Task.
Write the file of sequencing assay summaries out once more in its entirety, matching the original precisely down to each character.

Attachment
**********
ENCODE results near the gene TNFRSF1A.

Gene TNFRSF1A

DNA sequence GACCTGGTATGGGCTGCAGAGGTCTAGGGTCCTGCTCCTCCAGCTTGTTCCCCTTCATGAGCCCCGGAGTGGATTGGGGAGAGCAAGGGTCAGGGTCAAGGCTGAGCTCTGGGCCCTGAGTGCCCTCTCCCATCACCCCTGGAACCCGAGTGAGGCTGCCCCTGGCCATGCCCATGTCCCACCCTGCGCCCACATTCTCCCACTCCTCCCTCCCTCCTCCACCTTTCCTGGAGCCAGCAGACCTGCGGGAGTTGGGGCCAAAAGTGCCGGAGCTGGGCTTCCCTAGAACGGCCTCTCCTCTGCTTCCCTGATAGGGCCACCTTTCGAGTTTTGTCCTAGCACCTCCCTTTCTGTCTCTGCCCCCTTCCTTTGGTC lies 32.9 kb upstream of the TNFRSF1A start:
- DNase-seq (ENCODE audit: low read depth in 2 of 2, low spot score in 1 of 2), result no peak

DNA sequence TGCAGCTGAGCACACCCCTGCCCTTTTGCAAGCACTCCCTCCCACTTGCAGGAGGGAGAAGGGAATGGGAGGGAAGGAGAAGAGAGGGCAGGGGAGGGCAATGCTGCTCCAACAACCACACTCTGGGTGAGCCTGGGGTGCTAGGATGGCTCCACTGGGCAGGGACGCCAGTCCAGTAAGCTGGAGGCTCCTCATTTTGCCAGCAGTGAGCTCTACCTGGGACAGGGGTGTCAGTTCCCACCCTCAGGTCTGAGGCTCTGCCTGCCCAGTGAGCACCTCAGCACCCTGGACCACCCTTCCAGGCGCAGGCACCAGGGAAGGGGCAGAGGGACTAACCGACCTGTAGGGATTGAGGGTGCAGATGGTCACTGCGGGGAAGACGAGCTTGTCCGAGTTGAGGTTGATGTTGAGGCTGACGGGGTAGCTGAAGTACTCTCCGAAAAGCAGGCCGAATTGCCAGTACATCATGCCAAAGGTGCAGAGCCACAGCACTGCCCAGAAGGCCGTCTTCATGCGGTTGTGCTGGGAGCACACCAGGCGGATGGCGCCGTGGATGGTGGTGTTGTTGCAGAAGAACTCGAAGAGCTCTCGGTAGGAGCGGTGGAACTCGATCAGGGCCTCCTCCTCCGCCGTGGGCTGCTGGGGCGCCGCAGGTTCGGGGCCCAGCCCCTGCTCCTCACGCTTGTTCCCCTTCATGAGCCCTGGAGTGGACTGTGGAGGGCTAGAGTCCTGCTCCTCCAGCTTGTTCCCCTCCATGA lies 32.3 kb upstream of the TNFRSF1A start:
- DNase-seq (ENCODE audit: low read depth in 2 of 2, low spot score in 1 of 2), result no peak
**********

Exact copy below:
ENCODE results near the gene TNFRSF1A.

Gene TNFRSF1A

DNA sequence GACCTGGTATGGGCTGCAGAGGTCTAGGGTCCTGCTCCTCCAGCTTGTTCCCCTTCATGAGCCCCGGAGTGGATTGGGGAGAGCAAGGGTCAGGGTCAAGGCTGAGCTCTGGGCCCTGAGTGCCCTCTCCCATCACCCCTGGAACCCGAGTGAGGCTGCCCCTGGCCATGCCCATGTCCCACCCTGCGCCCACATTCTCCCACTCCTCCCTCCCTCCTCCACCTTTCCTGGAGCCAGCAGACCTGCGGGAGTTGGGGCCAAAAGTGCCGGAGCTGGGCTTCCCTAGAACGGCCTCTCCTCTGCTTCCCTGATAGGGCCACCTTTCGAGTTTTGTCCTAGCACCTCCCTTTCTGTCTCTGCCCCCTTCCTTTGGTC lies 32.9 kb upstream of the TNFRSF1A start:
- DNase-seq (ENCODE audit: low read depth in 2 of 2, low spot score in 1 of 2), result no peak

DNA sequence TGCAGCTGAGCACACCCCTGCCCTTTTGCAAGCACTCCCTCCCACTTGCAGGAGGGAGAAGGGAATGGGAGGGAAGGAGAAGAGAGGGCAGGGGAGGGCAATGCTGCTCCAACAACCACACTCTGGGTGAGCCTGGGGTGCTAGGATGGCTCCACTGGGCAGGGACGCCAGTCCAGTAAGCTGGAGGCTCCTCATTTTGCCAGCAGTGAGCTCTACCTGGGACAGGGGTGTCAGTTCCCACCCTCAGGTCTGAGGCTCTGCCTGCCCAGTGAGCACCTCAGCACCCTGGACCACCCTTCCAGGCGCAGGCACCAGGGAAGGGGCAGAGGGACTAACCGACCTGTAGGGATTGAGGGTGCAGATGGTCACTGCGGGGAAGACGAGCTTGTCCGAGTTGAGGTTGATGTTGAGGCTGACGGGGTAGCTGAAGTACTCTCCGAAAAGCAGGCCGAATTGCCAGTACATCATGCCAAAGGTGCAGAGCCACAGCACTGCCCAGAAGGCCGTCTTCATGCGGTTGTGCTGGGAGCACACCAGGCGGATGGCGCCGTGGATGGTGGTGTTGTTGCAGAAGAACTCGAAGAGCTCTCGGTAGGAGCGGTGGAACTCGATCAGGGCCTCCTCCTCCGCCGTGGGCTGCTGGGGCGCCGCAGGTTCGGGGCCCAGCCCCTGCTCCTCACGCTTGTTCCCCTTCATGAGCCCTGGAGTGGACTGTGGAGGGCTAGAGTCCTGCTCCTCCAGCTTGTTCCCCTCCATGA lies 32.3 kb upstream of the TNFRSF1A start:
- DNase-seq (ENCODE audit: low read depth in 2 of 2, low spot score in 1 of 2), result no peak